On Monday U.S. Securities and Exchange Commission (SEC) started legal action against Bittrex Global, even though the exchange has no American clients and has never presented itself as operating in the U.S. or with U.S. individuals, having a separate legal entity for operating with U.S. customers, the closing of which the exchange announced earlier. Besides the official press release from Bittrex Global, here's a thread from its CEO Oliver Linch.

In a new lawsuit filed Monday, SEC named as securities six crypto tokens listed on the exchange: DASH, ALGO, OMG, TKN, NGC, and IHT.

Even Coinbase CEO Brian Armstrong is now talking about the exchange could move away from the U.S. because of the regulatory environment:

"Anything is on the table, including relocating or whatever is necessary," he said. "I think the U.S. has the potential to be an important market for crypto, but right now, we are not seeing that regulatory clarity that we need."

"We actually have contradictory statements from the heads of the CFTC and the SEC coming out almost every few weeks. How's a business going to operate in that environment? We just want a clear rulebook." – Brian Armstrong (Source)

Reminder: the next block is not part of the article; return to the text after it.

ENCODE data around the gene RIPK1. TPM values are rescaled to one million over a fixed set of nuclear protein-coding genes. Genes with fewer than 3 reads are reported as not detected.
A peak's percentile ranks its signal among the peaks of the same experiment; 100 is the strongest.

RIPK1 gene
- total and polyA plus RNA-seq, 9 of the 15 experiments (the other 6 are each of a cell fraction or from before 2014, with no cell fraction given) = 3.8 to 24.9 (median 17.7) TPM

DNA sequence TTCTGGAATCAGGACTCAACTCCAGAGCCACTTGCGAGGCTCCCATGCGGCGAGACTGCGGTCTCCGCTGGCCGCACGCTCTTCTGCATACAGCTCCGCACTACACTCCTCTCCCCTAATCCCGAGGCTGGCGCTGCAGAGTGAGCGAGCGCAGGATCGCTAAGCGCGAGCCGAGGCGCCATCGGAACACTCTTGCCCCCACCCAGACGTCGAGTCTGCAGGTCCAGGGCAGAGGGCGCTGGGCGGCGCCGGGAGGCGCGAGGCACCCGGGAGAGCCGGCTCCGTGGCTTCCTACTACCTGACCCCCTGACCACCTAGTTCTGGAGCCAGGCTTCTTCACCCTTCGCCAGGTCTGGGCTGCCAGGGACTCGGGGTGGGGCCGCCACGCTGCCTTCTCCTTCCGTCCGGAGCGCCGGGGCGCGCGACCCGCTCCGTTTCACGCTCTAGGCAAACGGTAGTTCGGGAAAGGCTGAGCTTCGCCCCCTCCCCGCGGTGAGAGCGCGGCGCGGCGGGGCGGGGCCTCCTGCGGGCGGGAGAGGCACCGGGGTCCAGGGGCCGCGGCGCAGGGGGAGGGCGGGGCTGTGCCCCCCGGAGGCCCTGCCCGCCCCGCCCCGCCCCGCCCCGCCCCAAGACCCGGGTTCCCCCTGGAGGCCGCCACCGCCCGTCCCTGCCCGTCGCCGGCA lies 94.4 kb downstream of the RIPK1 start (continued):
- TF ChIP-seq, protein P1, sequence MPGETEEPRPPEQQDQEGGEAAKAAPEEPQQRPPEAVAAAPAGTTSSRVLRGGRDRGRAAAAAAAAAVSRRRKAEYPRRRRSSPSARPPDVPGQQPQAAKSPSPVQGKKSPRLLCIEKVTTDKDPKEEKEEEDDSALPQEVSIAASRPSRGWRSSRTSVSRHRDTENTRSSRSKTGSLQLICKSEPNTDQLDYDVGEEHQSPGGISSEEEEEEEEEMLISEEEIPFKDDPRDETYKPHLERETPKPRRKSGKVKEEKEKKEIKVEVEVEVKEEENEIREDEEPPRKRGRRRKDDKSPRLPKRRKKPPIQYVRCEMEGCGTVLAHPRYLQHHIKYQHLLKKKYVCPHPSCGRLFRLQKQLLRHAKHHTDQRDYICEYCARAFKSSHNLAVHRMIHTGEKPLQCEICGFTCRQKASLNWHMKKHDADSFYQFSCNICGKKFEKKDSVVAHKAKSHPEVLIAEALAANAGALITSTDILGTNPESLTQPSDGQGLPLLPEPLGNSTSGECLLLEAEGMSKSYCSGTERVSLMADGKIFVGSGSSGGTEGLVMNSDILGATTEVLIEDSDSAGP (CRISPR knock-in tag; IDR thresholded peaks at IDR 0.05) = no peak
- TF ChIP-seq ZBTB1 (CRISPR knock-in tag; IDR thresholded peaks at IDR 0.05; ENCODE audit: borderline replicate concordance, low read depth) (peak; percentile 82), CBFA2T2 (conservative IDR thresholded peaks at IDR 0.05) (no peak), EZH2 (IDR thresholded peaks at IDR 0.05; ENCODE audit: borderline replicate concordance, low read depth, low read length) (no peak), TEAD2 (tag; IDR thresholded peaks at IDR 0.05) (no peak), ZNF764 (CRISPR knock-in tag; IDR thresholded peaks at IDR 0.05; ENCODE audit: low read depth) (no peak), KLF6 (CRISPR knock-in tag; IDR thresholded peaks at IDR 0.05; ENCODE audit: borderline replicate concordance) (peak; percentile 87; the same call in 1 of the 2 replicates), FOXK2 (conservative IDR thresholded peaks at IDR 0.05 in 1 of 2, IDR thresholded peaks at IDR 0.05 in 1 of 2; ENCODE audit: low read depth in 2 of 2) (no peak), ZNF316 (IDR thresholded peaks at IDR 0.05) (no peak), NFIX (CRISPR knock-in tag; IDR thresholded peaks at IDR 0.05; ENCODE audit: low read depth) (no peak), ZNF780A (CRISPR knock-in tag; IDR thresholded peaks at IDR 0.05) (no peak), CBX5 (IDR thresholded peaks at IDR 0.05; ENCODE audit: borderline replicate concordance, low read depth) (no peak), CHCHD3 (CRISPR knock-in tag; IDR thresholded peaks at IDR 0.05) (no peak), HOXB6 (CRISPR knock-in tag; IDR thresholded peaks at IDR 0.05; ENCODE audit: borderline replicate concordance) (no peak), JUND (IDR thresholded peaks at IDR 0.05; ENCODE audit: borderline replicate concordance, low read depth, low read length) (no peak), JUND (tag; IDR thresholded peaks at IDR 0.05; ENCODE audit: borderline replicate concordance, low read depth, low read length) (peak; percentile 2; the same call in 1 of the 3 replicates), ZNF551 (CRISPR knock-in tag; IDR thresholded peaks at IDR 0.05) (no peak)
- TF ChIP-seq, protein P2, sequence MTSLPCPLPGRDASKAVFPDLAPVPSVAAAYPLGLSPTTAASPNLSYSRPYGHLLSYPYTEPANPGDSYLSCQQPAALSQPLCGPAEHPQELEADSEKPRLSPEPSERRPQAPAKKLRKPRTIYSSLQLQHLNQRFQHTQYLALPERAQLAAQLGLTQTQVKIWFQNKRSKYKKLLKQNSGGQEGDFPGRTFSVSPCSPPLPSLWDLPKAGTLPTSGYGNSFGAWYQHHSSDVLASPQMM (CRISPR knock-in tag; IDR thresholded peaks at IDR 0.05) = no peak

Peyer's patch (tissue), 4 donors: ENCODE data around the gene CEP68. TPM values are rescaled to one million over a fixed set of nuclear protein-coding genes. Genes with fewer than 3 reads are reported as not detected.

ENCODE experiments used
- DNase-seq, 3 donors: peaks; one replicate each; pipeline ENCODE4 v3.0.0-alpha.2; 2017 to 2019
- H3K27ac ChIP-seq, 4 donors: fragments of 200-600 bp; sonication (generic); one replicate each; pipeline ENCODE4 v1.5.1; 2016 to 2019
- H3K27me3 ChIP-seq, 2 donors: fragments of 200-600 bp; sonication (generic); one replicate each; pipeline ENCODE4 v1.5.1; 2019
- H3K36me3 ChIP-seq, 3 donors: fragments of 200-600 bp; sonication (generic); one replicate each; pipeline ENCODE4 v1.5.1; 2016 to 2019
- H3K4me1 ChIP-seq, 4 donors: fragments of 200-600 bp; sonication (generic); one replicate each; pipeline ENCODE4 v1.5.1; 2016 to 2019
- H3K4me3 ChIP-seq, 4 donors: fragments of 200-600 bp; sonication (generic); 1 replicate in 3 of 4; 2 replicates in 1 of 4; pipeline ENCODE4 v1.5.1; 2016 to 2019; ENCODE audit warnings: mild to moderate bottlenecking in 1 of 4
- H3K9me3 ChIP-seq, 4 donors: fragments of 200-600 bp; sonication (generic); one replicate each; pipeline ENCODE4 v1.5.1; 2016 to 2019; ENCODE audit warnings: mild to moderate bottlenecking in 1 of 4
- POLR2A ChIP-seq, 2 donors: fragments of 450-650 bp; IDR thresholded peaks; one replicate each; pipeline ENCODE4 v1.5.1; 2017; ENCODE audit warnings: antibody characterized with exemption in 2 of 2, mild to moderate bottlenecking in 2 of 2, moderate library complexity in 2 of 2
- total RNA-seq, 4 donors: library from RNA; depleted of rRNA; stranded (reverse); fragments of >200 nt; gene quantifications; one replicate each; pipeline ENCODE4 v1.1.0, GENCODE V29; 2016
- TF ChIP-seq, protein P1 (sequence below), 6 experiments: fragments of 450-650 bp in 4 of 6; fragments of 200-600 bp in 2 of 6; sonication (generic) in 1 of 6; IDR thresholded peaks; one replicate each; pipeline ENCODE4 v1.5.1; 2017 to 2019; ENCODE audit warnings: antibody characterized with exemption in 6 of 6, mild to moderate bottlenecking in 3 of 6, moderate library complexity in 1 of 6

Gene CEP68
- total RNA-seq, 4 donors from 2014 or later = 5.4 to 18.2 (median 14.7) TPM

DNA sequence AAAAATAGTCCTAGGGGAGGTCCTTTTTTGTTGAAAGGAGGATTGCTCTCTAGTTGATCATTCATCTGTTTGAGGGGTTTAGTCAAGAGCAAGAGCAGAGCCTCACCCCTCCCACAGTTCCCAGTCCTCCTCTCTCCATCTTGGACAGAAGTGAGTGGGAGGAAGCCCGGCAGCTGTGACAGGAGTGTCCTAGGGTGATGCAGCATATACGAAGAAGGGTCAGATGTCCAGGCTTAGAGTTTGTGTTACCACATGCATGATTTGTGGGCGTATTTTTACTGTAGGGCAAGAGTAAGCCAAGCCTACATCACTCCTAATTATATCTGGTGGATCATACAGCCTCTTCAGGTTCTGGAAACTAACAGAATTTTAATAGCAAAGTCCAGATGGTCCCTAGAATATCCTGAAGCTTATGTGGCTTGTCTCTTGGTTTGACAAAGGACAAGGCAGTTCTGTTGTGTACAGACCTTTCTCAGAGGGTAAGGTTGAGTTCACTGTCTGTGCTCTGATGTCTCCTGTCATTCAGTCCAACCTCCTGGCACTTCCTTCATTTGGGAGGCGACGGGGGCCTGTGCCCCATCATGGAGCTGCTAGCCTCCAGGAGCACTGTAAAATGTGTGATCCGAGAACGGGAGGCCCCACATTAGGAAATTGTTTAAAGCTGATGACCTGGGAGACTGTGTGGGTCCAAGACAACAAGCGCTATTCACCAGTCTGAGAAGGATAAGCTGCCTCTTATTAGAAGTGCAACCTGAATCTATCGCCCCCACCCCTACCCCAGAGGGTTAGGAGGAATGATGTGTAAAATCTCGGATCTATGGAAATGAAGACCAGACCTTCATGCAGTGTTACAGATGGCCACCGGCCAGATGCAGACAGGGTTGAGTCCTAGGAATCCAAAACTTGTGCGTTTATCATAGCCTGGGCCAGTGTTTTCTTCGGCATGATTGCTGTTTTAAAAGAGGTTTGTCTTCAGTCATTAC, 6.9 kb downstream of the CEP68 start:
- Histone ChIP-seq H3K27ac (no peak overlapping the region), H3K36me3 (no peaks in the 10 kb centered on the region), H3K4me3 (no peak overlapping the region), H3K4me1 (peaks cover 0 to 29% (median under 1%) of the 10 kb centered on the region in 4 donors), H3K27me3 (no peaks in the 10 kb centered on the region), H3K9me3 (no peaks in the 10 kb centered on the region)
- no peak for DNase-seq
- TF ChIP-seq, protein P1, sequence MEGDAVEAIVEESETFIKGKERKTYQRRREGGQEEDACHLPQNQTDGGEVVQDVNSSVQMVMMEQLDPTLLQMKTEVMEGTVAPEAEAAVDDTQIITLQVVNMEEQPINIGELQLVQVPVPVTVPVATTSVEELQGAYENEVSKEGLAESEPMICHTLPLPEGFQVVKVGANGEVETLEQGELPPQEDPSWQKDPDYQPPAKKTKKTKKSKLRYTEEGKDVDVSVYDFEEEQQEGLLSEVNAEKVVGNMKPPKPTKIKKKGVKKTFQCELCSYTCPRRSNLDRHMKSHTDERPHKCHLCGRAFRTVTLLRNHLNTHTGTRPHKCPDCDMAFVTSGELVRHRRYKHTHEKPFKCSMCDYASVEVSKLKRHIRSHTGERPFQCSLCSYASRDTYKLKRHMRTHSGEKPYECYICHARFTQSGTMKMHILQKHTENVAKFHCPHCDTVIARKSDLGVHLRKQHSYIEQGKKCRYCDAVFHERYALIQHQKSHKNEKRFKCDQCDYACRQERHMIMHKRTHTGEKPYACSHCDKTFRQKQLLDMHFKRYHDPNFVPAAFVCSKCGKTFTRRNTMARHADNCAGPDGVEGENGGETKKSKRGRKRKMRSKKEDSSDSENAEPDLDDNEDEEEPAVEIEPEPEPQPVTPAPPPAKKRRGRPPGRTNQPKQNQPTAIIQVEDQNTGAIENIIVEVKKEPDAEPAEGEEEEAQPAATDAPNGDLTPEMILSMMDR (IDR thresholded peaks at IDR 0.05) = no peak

Meanwhile, SEC chair Gary Gensler says the agency could use more resources to put even more pressure on crypto. He insists: basically any crypto token meets the definition of unregistered securities, including all the DeFi tokens. Reportedly, SEC is ready to revisit the exchange definition as It targets DeFi to push for decentralized finance platforms and digital asset exchanges to register with the agency.

"The SEC is simply seeking to ban DeFi protocols in America," said Jason Gottlieb, a lawyer with crypto clients at Morrison Cohen in New York. "In doing so, the SEC is substituting its own opinions for Congress' prerogative on a major question, central to the future of the American economy."

In addition to the annoyance, turning into pure anger, from the crypto community, the SEC's actions have also raised harsh criticism from congressional Republicans.

“Under your leadership, the Commission has proposed more than 50 rules, none of which directly promotes capital formation,” wrote the representatives in their official letter (PDF) last week. “Instead, the Commission has focused on implementing costly regulatory disclosure requirements on topics that go beyond its scope.”

“Failing to act on this important pillar of the SEC’s mission threatens the strength of the U.S. capital markets and jeopardizes American business’ ability to foster domestic economic activity and compete globally,” the reps added.

On Tuesday's House Financial Services Committee hearings, сongressmen had many questions for Gensler about his agency's approach to regulating crypto assets… And even the most obvious ones were not answered clearly.

The SEC protects the system, not you, on which Blockworks makes a detailed argument in this article. But you know what?